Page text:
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State v. Smith

Supreme Court of North Dakota

July 17, 2014

State of North Dakota, Plaintiff and Appellee
v.
Joseph Smith, Defendant and Appellant

Appeal from the District Court of Burleigh County, South Central Judicial District, the Honorable David E. Reich, Judge.

Christine H. McAllister, Burleigh County Assistant State's Attorney, Bismarck, ND, for plaintiff and appellee.

Danny L. Herbel, Bismarck, ND, for defendant and appellant.

Lisa Fair McEvers, Daniel J. Crothers, Dale V. Sandstrom, Carol Ronning Kapsner, Gerald W. VandeWalle, C.J. Sandstrom, Justice, concurring specially.

OPINION

Page 600

McEvers, Justice.

[¶1] Joseph Smith appeals from a district court criminal judgment and conviction entered on a conditional plea of guilty for driving under the influence of an intoxicating liquor (" DUI" ), in violation of N.D.C.C. § 39-08-01, a class B misdemeanor. Smith argues the district court erred in denying his motion to suppress evidence that he claims was obtained in violation of Missouri v. McNeely, 133 S.Ct. 1552, 185 L.Ed.2d 696 (2013), and his constitutional rights under the Fourth Amendment to the United States Constitution, and Article I, Section 8 of the North Dakota Constitution.

Page 601

Smith consented to take the chemical breath test given by the law enforcement officer, therefore, Smith's constitutional rights were not violated as a matter of law by North Dakota's implied consent law. We affirm, concluding the district court did not err in denying Smith's motion to suppress.

I

[¶2] On July 21, 2013, a Burleigh County deputy arrested Smith for DUI. Prior to arrest, the deputy observed Smith swerve. Smith subsequently parked his car in a parking lot and the deputy approached Smith. Smith admitted to having too much to drink. Smith indicated he had consumed ten drinks prior to driving but believed he was still able to drive. Smith consented to taking field sobriety tests but admitted he would not pass. Smith passed the one legged stand test but failed the horizontal gaze nystagmus and walk and turn tests. The deputy provided Smith with the North Dakota implied consent law advisory, stating:

As a condition of operating a motor vehicle on a highway or a public or private area to which the public has a right of access to, you have consented to taking a test to determine whether you are under the influence of alcohol or drugs. I must inform you that: (a) North Dakota law requires you to take a breath screening test to determine if you are under the influence of alcohol; (b) North Dakota law requires you to submit to a chemical test to determine whether you are under the influence of alcohol or drugs. Refusal to take this test as directed by a law enforcement officer is a crime punishable in the same manner as DUI and includes being arrested. I must also inform you that refusal to take the test as requested by a law enforcement officer may result in a revocation of your driver's license for up to a minimum of one hundred and eighty days and potentially up to three years. Do you understand these consequences?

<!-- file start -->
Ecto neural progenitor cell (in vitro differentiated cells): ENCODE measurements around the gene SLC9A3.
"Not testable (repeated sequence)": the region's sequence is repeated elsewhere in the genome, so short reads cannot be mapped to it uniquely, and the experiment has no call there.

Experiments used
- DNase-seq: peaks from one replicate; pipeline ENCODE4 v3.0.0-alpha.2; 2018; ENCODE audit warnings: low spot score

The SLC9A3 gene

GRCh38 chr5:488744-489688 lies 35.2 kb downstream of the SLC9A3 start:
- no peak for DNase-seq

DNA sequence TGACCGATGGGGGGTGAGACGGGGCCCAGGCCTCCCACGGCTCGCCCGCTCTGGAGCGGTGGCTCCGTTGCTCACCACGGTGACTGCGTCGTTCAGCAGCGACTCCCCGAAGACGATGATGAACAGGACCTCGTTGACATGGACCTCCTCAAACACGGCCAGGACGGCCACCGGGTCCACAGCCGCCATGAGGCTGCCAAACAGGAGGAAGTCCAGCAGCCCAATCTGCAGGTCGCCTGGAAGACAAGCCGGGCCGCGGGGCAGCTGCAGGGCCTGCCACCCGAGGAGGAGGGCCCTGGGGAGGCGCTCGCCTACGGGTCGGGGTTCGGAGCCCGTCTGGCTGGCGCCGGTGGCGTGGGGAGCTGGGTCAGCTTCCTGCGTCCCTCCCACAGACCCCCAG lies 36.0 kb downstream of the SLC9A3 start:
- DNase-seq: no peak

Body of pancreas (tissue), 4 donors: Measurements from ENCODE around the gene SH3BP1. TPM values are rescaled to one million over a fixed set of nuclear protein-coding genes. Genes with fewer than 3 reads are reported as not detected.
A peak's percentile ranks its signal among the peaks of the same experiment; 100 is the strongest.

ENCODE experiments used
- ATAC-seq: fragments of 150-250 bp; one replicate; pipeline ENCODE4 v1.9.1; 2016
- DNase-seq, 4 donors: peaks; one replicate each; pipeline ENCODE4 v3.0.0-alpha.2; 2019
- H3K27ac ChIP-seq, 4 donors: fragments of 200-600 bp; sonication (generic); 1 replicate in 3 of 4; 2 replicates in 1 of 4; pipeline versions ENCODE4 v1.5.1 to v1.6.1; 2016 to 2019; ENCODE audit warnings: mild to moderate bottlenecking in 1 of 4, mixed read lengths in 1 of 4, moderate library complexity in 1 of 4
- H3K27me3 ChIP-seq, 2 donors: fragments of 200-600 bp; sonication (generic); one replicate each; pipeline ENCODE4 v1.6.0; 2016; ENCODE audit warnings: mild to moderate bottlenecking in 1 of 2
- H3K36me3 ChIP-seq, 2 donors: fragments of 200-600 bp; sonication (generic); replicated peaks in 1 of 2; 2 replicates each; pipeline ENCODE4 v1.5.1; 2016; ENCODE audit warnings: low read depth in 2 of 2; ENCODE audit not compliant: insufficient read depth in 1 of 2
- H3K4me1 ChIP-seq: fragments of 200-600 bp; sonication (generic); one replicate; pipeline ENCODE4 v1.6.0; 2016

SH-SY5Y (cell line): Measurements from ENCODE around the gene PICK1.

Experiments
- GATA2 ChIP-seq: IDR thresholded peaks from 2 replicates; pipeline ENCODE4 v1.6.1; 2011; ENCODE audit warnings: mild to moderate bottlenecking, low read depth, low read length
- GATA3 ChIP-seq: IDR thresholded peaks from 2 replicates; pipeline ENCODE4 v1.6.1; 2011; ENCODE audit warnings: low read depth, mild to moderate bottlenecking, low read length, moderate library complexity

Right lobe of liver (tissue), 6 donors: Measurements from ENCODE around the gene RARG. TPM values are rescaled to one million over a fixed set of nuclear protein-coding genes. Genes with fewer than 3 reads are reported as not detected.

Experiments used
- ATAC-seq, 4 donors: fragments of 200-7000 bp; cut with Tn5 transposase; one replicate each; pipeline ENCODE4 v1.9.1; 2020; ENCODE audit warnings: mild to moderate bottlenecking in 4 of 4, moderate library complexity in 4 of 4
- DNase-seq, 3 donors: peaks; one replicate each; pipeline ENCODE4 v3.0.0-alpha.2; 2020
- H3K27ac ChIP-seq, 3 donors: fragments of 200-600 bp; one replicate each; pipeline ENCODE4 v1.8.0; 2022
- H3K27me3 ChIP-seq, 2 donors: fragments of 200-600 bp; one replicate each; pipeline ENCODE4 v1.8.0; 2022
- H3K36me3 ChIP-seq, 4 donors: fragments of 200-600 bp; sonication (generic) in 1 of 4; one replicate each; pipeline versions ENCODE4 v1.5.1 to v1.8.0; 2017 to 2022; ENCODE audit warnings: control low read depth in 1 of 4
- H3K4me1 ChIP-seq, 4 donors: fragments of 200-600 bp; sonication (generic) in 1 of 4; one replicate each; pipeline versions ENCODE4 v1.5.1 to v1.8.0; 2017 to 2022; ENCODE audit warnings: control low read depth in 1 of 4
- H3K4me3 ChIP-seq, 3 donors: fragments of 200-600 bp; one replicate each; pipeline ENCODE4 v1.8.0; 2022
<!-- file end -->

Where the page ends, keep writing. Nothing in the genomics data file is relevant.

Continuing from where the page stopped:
Smith indicated he understood the consequences and consented to the preliminary breath test. Smith's preliminary breath test result was 0.156 percent alcohol concentration, and he was placed under arrest. The deputy read Smith his Miranda rights and, for the second time, provided Smith with the North Dakota implied consent law advisory. Again, Smith indicated he understood the consequences and consented to the Intoxilyzer 8000 test. Smith was transported to the Burleigh County Detention Center, where an Intoxilyzer 8000 test was administered. Smith's Intoxilyzer 8000 test result was 0.152 percent alcohol concentration.

[¶3] In October 2013, Smith moved to suppress evidence, seeking suppression of the Intoxilyzer 8000 test results. Smith claimed the Intoxilyzer 8000 test result was obtained without a warrant and without an exception to the warrant requirement, in violation of U.S. Const. amend. IV and N.D. Const. art. I, § 8. The State opposed the motion to suppress, and Smith replied. In November 2013, the district court denied Smith's motion to suppress. In December 2013, the district court accepted Smith's conditional plea of guilty for DUI, and Smith appealed.

II

[¶4] The applicable standard of review of a district court's decision to grant or deny a motion to suppress evidence is well established.

" When reviewing a district court's ruling on a motion to suppress, we defer to the district court's findings of fact and resolve conflicts in testimony in favor of affirmance. We affirm the district court's decision unless we conclude there is insufficient competent evidence to

Page 602

support the decision, or unless the decision goes against the manifest weight of ...

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